3. “Sunrise: A Song of Two Humans”, F.W. Murnau (1927)

Part of The 100 Greatest Movies I’ve Ever Seen list.

Murnau Sunrise

Sunrise: A Song of Two Humans

dir. F.W. Murnau scr. Carl Mayer cin. Charles Rosher and Karl Struss with George O’Brien, Janet Gaynor, and Margaret Livingston

In 100 words: The greatest of all silent movies is this universal tale of love and redemption that verges on simplistic were it not for the beautiful humanity that its makers have imbued within every frame. Sunrise does not even bother giving a name to its characters, just pronouns, but Murnau uses his brilliant expressionistic style to subtly highlight a romance rekindled or to suggest the overwhelming feeling of being lost in a big city. The freedom of his camera to move and to create such poignant images during the era made this an even more stunning accomplishment. Gaynor and O’Brien are unimprovable.

Other Movies for Context: One of the great masters of cinema, F.W. Murnau made other invaluable contributions to film, including the landmark horror film Nosferatu (1922), the social realist The Last Laugh (1924), and the great documentary-like Tabu (1931).

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15. “Seven Chances”, Buster Keaton (1925)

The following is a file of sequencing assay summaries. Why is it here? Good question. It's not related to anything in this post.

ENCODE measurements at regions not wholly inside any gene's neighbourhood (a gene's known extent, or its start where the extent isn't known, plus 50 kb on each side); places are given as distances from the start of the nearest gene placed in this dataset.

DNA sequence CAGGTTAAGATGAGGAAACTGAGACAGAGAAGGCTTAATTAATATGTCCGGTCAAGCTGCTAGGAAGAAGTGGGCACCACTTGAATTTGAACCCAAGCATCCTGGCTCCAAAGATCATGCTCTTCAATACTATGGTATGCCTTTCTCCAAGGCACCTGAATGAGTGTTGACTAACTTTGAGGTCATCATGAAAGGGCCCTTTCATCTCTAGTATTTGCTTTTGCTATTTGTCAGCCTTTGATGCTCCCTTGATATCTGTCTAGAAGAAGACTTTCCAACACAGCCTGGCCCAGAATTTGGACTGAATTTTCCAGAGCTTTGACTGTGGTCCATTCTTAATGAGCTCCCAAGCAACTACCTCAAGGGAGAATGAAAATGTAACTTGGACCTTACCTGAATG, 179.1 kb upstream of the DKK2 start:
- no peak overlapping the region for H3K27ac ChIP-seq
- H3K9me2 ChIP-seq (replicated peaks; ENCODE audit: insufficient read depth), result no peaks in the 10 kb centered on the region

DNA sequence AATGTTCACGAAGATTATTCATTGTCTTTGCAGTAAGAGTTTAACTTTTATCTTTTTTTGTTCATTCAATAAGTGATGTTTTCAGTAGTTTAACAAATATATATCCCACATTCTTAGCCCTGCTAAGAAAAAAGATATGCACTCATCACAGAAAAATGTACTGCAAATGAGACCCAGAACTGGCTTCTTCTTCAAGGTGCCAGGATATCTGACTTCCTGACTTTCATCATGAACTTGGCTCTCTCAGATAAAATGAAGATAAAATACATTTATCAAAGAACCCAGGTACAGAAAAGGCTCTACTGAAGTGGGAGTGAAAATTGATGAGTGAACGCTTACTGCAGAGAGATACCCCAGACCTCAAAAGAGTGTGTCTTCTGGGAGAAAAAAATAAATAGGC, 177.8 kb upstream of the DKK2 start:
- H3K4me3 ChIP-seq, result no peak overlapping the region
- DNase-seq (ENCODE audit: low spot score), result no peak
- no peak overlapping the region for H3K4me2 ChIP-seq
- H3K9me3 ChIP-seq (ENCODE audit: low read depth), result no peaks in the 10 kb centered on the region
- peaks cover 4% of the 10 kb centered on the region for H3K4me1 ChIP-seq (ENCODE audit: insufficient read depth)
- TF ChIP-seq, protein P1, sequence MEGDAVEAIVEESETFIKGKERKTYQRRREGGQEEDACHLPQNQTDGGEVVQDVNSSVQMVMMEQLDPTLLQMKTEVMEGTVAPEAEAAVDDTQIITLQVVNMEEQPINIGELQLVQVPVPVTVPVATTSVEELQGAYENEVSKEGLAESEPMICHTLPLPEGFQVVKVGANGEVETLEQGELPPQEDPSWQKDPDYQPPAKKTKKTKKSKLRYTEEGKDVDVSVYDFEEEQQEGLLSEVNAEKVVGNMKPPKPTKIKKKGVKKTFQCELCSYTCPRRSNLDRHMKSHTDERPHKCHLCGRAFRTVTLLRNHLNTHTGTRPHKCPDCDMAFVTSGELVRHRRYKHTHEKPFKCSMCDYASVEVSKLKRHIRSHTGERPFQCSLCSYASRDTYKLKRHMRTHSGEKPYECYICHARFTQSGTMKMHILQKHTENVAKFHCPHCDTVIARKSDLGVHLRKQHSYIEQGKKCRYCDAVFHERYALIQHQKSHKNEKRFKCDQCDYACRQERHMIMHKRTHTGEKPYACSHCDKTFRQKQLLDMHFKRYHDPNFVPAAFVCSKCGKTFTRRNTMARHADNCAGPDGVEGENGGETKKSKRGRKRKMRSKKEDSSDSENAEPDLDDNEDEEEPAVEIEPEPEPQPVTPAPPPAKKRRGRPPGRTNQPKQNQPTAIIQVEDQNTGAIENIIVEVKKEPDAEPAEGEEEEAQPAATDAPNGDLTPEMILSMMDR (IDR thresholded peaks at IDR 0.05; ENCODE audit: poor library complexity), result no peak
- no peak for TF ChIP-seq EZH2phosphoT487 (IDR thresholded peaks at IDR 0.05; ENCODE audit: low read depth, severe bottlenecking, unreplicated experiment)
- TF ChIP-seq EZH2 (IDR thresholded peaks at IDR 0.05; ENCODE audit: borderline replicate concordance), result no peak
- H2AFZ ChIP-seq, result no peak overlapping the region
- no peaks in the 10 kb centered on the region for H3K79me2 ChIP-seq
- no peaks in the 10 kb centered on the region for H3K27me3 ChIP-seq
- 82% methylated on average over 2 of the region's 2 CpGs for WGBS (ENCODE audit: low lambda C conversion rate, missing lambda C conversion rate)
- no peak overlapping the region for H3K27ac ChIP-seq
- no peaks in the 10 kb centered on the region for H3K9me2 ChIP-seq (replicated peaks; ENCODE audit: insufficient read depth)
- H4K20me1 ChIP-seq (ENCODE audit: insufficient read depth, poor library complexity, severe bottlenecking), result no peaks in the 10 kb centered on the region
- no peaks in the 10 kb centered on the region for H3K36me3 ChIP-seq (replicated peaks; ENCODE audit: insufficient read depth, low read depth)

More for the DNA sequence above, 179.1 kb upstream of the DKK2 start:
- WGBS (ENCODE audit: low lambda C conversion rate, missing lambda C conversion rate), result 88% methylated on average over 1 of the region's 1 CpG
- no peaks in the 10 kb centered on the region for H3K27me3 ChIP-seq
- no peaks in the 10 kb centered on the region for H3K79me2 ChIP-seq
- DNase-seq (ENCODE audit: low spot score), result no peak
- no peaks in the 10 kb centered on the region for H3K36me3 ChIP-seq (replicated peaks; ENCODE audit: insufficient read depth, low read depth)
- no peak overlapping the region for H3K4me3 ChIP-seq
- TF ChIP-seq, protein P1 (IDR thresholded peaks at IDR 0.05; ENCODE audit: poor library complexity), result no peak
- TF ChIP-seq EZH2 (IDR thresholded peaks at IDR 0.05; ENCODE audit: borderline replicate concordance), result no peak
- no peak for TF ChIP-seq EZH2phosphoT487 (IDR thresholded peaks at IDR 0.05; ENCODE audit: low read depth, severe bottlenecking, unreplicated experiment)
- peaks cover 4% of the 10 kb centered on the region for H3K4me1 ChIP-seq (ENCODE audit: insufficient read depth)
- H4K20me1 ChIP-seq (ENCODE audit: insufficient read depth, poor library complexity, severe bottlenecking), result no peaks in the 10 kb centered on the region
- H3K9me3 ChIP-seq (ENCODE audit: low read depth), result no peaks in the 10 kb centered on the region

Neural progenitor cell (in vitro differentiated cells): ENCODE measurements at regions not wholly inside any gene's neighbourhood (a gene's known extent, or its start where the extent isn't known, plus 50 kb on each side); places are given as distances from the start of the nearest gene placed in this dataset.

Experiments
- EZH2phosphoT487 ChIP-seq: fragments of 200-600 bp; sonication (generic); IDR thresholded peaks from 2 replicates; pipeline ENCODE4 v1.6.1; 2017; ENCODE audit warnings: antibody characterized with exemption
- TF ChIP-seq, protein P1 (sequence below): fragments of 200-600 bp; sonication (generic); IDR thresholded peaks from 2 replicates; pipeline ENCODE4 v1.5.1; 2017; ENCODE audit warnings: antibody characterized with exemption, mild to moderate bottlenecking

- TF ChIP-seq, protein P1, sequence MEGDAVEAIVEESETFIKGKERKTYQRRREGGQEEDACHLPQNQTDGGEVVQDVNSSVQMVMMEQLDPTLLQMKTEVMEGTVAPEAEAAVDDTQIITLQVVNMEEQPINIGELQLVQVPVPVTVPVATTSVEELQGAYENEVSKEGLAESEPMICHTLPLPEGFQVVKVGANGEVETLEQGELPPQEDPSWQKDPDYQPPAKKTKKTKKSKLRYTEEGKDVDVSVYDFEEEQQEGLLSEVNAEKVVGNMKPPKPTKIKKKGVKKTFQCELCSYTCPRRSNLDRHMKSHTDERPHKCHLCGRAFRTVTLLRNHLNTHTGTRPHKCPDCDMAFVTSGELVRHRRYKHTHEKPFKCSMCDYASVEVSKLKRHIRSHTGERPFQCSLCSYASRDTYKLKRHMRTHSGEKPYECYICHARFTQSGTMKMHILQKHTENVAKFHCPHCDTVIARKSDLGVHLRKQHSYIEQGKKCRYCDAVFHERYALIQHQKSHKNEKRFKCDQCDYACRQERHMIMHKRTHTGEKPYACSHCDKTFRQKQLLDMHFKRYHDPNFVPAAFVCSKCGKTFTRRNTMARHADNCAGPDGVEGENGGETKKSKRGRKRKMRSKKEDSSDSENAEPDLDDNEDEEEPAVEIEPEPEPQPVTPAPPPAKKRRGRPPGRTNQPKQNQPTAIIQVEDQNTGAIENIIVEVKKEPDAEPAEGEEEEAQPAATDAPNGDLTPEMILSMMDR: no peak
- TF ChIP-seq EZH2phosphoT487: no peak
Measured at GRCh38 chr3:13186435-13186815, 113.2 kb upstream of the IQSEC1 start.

Part of The 100 Greatest Movies I’ve Ever Seen list.

Seven Chances

Seven Chances

dir. Buster Keaton scr. Clyde Bruckman, Jean Havez, Joseph A. Mitchell cin. Byron Bouck, Elgin Lessley with Buster Keaton, T. Roy Barnes, Snitz Edwards

In 100 words: The greatest comedy is a silent movie made in the 1920s made by one of its most distinguished artists. Keaton’s unfathomable genius and inventiveness shines through in this movie that’s so daring and reckless, that one can feel an unexpected jolt of thrill, a tinge of suspense, and a lot of humor and relief from watching him go through one crazy stunt after another. He’s so committed physically even as his magnificent face retains its trademark deadpan. Hilarious from start to finish, but the second half is particularly stunning, especially the centerpiece chase–the most perfect comic set piece ever.

Other Movies for Context: Unmatched excellence in physical comedy and deadpan wit. Interestingly, I think of Jackie Chan, who, like Keaton, crafted laugh after laugh out of the most dangerous stunts (and even broke bones because of them!). I think of Drunken Master (1978), Rumble in the Bronx (1995), and Rush Hour (1998).

21. “The Crowd”, King Vidor (1928)

Part of The 100 Greatest Movies I’ve Ever Seen list

The Crowd

The Crowd

dir. King Vidor scr. King Vidor and John V.A. Weaver cin. Henry Sharp with Eleanor Boardman and James Murray

In 100 words: Arriving right at the edge of German expressionism and two decades before neorealism, Vidor’s Crowd feels out of place with contemporary films. Released at the end of the Roaring Twenties, it’s a cynical portrait of the American Dream, showing the plight of one man among the mob with ambition but somehow incapable of living up to his promise. Vidor balances every bit of hope or happiness with failure or tragedy, and also shows a realistic take on a marriage, refusing any trace of sentimentality. Heightened expressionist images and documentary-like shooting add formal rigor while performances feel modern, specific, and touching.